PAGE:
Really Shea Moisture? ♀️ In my Charlemagne voice, “I give you Donkey of the day!” (More like a lifetime because I’m sure you just lost a lot of customers!)
If you are not familiar with the recent events with the Shea Moisture brand, read a magazine, go on YouTube, social media etc…)
The recent coverage surrounding this well known brand led me thinking about another topic since I had previously used their line on my son’s hair…
BOYS WITH LONG HAIR IN THE AFRICAN AMERICAN COMMUNITY!
African American boys (and maybe even in other cultures) are known to get their first hair cut at the age of one 1️⃣. Before then, babies heads are really sensitive and not ready for the harsh reality of chemicals and clippers! For us, I think it also symbolizes the act of a little boy entering toddlerhood. At one years old, they are usually walking and beginning to talk. That first haircut has them looking like a “big boy”…It’s like a rite of passage from being a baby!
You see, this transformation never happened for my son. He was born with a head full of hair and as months passed, his lucious locks turned into the cutest curly fro!
He came out like this ♀️ He was actually hairy all over- I called him “My hairy little monster” (And nope, I didn’t experience any heartburn during my pregnancy!)
We got many comments on his hair- “His hair is amazing”, “He has more hair than me!” “Don’t ever cut it, it’s awesome!”
I loved his little Afro and a huge part of me was reminded of my late southern born daddy who sported an Afro until the late 90’s! (No I’m not kidding- maybe even into 2000 ♀️)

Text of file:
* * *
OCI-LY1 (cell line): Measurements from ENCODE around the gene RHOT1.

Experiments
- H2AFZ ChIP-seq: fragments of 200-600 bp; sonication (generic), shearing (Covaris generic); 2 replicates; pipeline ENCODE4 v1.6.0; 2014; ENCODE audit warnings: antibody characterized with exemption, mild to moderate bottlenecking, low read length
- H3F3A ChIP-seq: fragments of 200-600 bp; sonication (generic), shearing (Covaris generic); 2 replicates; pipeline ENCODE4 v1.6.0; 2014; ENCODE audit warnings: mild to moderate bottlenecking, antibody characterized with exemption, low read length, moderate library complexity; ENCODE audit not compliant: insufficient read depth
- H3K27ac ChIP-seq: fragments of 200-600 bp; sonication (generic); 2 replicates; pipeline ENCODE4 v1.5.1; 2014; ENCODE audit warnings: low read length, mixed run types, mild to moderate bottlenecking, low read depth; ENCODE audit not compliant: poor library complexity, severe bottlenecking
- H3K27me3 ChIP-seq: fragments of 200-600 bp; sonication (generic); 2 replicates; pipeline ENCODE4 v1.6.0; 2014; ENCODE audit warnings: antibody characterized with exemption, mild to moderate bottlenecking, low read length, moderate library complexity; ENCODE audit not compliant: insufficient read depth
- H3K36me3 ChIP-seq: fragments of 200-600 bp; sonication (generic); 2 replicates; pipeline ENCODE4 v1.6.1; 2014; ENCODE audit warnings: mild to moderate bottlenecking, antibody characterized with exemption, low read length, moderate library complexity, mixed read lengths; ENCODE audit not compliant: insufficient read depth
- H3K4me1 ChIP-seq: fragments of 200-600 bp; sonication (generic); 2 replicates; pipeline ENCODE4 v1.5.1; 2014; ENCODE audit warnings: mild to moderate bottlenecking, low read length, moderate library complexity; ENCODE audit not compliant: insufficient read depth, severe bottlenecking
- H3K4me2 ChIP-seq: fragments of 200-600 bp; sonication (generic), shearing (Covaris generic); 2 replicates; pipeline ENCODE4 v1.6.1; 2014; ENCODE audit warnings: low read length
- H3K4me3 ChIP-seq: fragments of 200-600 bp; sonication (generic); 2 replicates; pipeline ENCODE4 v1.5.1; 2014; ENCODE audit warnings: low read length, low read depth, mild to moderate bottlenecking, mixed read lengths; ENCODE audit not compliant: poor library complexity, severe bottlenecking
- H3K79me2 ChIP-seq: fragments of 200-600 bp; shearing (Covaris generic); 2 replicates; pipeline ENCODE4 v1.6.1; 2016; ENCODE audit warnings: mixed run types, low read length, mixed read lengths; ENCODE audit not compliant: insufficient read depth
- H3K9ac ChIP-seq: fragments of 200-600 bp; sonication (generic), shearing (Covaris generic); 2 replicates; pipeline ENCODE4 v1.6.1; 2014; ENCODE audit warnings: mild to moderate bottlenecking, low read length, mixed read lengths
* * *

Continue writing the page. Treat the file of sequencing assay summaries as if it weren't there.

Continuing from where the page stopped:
Washing my son’s hair was easy as it got washed in the bathtub . His Afro was still manageable at this point- just a simple wash and condition and he was good to go!
As time went on, the fro got bigger and bigger so I began to twist it to keep his head cool (We live in Florida ☀️) I am the furthest thing from a hair dresser but I would put in single braids while he was sleeping. At this age, he was not disciplined enough to sit between my legs to get his hair done (Another staple in the African American community)
To define his look a little I attempted to get him his first “shape up”. I thought he was the cutest thing ever but another barber advised me not to do it again until he was about three 3️⃣or four 4️⃣ years old. He explained that his hair line still needed time to grow and would get pushed back with continued shape ups.
Washes began to become a struggle as well Since his hair was so long, it began to get tangled so I had to condition and comb it out. He began going to a hairdresser who neatly did cornrows. He HATED the wash, but he did sit for the blow dry and braiding without much fuss (on my lap of course) I made it a point for him not to go too often because I didn’t want the heat of blow drying it straight to cause him to lose his natural curls. I also felt the price was a little steep for a two year old (approx $40-$55) but I guess I can’t complain given the screams she had to deal with and his hair came out amazing every time!